Here's a personal finance pop quiz. In an economic crisis, people should:
A. Sell all their stocks
B. Invest in gold
C. Bury all their cash in the backyard
D. Abandon hope and leave the country
Rob Weagley would answer: E. None of the above.
Weagley, who chairs MU's Personal Financial Planning department, does have financial advice for people as they try to weather the current meltdown on Wall Street.
Instead of advocating clever investment tricks or radical moves, Weagley offers the following suggestion: Ride it out.
"When the world looks like it does right now, it causes everyone to panic," he said, adding that now is not the time for "knee-jerk reactions."
Instead, Weagley encourages people to take a look at their financial strategies.
"The important question to ask is, 'Do you have a plan?'" he said.
Weagley maintains that the best thing for individuals to do right now is reevaluate their priorities and recommit to basic economic principles — disciplined spending, a diversified investment portfolio and saving 10 percent of paychecks.
He thinks a good strategy will survive the twists of the market, even those as dramatic as Monday's. Given the $1.2 trillion loss in the stock market on Monday, a 10 percent savings plan may seem inconsequential, but could create a buffer for the long haul.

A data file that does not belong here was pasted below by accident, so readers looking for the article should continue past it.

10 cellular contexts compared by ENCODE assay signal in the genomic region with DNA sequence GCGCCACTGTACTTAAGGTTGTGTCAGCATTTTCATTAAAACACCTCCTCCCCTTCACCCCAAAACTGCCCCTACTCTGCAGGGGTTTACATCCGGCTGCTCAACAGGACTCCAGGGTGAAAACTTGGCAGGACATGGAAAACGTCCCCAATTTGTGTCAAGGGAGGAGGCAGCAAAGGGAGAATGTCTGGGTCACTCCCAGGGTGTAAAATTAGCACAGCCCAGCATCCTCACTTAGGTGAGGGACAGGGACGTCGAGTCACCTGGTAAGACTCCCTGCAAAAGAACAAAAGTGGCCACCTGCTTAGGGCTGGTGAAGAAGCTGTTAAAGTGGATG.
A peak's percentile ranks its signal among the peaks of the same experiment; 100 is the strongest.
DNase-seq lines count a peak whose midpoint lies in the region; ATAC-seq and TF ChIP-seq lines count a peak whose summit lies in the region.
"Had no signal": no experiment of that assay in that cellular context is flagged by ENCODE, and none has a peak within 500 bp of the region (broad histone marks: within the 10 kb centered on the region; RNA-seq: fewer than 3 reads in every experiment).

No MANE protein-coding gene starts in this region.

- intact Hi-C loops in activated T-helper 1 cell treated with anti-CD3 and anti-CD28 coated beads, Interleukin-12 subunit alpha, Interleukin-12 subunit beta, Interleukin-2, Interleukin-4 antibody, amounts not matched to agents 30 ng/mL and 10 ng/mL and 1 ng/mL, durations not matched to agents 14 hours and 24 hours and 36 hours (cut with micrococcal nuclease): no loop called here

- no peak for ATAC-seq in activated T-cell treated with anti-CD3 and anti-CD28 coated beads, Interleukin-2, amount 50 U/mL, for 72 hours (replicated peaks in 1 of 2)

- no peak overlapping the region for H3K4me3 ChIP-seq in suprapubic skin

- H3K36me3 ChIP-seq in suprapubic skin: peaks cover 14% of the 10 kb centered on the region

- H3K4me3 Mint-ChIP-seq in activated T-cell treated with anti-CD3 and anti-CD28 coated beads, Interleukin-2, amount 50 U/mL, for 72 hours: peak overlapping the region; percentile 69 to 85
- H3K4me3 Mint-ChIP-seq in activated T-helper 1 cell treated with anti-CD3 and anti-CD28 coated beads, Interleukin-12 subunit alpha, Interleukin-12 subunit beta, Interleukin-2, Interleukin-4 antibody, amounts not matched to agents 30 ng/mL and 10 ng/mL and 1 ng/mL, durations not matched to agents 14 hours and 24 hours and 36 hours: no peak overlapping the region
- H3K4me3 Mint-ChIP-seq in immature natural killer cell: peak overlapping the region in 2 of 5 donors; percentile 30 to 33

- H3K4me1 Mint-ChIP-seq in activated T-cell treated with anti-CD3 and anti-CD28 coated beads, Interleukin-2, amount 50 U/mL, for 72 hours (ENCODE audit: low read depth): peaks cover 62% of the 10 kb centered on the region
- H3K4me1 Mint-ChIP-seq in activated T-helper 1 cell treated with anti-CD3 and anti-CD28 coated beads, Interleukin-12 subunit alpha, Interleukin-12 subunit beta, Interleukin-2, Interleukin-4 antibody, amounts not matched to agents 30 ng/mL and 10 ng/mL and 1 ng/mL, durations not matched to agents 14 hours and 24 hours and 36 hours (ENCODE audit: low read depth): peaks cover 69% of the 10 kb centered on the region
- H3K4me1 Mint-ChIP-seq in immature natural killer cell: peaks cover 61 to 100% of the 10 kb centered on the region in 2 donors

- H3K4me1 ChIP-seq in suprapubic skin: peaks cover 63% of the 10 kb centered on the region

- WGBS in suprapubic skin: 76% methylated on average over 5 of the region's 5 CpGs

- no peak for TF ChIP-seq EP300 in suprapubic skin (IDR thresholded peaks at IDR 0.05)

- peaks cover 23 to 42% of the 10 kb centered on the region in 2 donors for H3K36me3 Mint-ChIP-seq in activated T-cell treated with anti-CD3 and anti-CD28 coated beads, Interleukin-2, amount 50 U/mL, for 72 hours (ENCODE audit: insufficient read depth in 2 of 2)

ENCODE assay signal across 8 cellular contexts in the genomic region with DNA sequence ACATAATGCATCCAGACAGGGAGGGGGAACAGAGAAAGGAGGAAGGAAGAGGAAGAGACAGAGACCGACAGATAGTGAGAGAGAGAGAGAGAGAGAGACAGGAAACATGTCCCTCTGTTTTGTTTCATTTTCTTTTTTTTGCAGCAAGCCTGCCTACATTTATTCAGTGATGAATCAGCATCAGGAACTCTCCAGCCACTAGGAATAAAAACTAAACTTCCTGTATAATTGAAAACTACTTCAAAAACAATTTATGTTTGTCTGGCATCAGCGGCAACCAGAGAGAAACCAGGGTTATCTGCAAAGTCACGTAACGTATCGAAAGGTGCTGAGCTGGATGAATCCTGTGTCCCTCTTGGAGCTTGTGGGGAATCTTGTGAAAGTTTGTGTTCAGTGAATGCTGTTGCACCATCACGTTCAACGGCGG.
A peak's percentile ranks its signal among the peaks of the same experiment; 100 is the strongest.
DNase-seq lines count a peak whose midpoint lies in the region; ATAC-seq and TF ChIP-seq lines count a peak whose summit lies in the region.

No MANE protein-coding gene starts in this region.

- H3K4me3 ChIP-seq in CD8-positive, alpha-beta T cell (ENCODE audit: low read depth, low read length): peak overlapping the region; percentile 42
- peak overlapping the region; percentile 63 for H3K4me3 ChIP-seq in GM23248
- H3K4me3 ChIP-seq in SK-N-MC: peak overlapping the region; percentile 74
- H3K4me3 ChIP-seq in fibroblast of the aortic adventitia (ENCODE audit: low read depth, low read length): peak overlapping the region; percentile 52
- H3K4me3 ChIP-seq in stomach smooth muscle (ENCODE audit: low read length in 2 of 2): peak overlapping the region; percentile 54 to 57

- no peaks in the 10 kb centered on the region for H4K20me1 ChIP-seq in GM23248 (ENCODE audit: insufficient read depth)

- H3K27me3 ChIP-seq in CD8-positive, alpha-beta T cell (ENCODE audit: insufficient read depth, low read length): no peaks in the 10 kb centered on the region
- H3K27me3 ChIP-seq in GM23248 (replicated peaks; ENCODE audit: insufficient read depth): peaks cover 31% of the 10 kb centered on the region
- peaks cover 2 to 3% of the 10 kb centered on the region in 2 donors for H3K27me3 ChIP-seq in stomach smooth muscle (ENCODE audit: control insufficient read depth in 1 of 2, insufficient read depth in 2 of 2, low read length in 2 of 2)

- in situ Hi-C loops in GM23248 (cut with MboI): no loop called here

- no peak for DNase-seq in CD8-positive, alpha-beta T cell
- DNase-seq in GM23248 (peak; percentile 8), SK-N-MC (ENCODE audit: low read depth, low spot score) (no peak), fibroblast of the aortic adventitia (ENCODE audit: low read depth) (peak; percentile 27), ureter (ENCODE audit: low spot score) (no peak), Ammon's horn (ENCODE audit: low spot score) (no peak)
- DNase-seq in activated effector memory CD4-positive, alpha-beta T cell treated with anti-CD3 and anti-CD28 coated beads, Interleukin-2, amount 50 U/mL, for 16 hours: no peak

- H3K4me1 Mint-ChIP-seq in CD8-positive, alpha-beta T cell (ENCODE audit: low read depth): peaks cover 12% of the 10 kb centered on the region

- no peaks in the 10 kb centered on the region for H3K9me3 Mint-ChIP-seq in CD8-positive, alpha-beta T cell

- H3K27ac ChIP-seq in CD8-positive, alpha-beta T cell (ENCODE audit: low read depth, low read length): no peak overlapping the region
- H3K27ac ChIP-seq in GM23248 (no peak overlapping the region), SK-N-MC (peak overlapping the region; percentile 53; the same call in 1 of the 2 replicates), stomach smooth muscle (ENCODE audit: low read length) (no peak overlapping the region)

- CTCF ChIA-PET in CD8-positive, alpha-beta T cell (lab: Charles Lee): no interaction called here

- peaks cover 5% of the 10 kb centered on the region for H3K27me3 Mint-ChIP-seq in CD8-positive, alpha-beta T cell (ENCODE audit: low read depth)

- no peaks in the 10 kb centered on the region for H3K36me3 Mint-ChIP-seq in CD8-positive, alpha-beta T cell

The rules of good financial planning, he said, don't change as a result of an economic crisis. Weagley doesn't downplay the potential for the current economic situation to wreck havoc on the job market and retirement funds.
"The bad news will trickle down to Main Street," he said, adding , "we're going to be dealing with this for a couple of years."
He thinks that a government buyout, like the $700 billion plan rejected by Congress on Monday, is necessary to protect the economy.
But Weagley remains optimistic that this will also pass. He urges people to trust that the government will deal with this successfully, and to remain confident that the market will rebound.
Confidence is the cornerstone of Weagley's advice to the public.
"I don't really think any of us thought we were going to have a day like" Monday, he admitted.
But he said that families need to be confident that their financial plans will survive today.
"This is an opportunity to reevaluate where we are, what matters to us," he said.